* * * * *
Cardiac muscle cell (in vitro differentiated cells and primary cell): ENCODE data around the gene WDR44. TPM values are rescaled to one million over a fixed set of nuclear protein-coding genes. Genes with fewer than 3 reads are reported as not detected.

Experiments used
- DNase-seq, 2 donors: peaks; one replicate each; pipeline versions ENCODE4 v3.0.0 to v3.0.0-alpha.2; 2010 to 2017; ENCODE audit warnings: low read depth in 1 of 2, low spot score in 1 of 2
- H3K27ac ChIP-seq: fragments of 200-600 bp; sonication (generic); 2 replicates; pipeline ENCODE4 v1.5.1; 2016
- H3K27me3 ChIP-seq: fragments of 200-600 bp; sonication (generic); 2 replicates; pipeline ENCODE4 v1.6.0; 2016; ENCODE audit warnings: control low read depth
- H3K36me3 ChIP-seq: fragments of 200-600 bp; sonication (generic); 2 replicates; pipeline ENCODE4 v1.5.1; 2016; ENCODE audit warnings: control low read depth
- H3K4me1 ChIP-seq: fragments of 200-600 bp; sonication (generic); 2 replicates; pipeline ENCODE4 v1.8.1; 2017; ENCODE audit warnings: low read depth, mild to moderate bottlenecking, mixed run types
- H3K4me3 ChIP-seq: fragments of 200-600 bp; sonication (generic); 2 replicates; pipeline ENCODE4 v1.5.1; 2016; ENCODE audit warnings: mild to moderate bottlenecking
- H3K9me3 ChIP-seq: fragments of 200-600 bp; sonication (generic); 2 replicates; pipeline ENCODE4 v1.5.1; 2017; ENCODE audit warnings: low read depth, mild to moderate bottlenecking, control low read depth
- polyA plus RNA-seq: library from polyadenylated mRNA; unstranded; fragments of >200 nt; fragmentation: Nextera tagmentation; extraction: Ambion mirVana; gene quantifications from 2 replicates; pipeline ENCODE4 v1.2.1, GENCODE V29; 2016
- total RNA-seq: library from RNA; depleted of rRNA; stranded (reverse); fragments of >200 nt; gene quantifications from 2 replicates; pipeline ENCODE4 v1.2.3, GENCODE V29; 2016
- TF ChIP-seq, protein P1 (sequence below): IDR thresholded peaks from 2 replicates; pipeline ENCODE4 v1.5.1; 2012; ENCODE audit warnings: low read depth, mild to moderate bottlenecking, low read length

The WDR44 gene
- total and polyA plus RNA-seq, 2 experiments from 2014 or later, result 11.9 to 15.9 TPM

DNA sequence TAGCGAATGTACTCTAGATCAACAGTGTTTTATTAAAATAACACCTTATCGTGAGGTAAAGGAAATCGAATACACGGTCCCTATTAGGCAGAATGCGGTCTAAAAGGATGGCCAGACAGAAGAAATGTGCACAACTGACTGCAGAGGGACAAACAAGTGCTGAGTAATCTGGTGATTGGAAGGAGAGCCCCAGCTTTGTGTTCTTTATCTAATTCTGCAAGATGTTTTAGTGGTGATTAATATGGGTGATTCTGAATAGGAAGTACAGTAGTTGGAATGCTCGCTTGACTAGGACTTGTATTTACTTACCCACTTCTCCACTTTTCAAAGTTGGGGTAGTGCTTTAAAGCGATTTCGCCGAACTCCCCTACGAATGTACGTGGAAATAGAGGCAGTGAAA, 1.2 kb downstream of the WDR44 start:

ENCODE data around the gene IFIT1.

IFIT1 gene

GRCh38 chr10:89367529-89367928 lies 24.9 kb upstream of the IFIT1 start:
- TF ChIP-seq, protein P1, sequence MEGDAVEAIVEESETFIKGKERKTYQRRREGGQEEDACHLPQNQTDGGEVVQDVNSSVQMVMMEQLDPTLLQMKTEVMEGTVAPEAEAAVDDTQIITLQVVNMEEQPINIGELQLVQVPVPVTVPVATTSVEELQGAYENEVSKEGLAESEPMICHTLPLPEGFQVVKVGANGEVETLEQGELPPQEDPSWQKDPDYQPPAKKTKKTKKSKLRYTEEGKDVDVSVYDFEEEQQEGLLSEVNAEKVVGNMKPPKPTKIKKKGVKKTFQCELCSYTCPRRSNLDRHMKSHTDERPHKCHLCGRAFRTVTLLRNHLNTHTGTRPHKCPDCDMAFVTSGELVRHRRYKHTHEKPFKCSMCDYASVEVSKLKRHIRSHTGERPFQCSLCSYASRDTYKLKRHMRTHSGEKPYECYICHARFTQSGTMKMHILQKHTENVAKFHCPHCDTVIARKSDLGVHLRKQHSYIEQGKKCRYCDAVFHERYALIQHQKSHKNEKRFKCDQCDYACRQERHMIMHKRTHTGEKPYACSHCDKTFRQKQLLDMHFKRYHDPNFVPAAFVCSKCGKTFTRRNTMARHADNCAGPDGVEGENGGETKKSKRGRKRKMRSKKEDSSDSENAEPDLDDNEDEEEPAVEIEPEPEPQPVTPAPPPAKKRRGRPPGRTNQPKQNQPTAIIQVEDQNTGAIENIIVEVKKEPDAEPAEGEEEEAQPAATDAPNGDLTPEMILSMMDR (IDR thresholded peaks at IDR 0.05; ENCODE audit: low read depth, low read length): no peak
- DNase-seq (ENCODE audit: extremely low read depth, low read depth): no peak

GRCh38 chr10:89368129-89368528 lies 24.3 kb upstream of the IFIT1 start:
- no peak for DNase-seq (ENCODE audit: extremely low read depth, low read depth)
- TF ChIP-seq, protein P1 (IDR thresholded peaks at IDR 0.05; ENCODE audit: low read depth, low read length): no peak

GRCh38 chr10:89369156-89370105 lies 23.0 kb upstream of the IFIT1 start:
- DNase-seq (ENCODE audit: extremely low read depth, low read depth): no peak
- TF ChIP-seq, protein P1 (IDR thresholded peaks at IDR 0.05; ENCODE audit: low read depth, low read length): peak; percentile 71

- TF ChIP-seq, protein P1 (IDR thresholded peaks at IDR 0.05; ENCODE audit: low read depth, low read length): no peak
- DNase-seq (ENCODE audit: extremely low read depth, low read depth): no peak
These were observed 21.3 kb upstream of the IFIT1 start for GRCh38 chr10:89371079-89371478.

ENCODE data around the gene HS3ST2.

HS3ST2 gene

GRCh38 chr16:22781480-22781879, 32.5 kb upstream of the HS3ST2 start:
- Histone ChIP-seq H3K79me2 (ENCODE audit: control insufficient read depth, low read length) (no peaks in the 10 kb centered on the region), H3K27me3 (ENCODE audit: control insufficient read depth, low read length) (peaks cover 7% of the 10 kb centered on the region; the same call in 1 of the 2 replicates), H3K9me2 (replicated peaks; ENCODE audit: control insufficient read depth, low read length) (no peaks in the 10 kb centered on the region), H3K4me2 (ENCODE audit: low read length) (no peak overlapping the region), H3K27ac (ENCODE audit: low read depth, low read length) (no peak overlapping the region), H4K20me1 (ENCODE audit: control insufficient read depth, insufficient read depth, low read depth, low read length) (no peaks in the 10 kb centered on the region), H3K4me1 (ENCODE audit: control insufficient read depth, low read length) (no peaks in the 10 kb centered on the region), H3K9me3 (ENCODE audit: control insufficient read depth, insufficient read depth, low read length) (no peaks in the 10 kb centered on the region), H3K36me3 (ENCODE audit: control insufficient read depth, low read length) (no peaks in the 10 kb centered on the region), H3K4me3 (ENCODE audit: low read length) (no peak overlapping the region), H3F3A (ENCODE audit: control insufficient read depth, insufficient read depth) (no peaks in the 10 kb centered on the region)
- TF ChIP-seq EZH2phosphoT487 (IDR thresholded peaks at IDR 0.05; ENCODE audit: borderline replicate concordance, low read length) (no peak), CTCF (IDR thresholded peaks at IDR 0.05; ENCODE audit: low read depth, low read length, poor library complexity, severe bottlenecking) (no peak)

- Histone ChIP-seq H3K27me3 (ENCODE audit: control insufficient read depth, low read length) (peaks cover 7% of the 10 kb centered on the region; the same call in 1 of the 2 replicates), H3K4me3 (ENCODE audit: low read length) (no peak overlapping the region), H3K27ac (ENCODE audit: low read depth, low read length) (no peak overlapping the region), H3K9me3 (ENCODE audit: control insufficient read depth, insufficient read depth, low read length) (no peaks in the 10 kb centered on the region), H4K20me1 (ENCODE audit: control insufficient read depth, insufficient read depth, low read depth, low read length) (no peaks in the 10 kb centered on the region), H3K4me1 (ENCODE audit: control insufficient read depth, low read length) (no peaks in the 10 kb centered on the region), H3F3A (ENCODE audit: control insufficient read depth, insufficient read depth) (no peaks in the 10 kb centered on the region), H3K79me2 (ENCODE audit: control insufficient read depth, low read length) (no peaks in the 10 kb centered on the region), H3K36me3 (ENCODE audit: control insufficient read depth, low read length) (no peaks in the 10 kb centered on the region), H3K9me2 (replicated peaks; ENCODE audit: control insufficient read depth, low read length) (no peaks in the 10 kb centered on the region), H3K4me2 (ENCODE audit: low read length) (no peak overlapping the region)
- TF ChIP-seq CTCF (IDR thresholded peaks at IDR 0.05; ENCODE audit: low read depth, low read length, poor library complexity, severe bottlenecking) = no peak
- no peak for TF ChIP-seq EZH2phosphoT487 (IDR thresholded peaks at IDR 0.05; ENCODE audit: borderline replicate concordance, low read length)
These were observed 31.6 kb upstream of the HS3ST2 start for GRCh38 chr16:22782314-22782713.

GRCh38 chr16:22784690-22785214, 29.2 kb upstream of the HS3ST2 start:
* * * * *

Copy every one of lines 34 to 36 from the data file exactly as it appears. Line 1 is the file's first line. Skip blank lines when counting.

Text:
- TF ChIP-seq EZH2phosphoT487 (IDR thresholded peaks at IDR 0.05; ENCODE audit: borderline replicate concordance, low read length) (no peak), CTCF (IDR thresholded peaks at IDR 0.05; ENCODE audit: low read depth, low read length, poor library complexity, severe bottlenecking) (no peak)

- Histone ChIP-seq H3K27me3 (ENCODE audit: control insufficient read depth, low read length) (peaks cover 7% of the 10 kb centered on the region; the same call in 1 of the 2 replicates), H3K4me3 (ENCODE audit: low read length) (no peak overlapping the region), H3K27ac (ENCODE audit: low read depth, low read length) (no peak overlapping the region), H3K9me3 (ENCODE audit: control insufficient read depth, insufficient read depth, low read length) (no peaks in the 10 kb centered on the region), H4K20me1 (ENCODE audit: control insufficient read depth, insufficient read depth, low read depth, low read length) (no peaks in the 10 kb centered on the region), H3K4me1 (ENCODE audit: control insufficient read depth, low read length) (no peaks in the 10 kb centered on the region), H3F3A (ENCODE audit: control insufficient read depth, insufficient read depth) (no peaks in the 10 kb centered on the region), H3K79me2 (ENCODE audit: control insufficient read depth, low read length) (no peaks in the 10 kb centered on the region), H3K36me3 (ENCODE audit: control insufficient read depth, low read length) (no peaks in the 10 kb centered on the region), H3K9me2 (replicated peaks; ENCODE audit: control insufficient read depth, low read length) (no peaks in the 10 kb centered on the region), H3K4me2 (ENCODE audit: low read length) (no peak overlapping the region)
- TF ChIP-seq CTCF (IDR thresholded peaks at IDR 0.05; ENCODE audit: low read depth, low read length, poor library complexity, severe bottlenecking) = no peak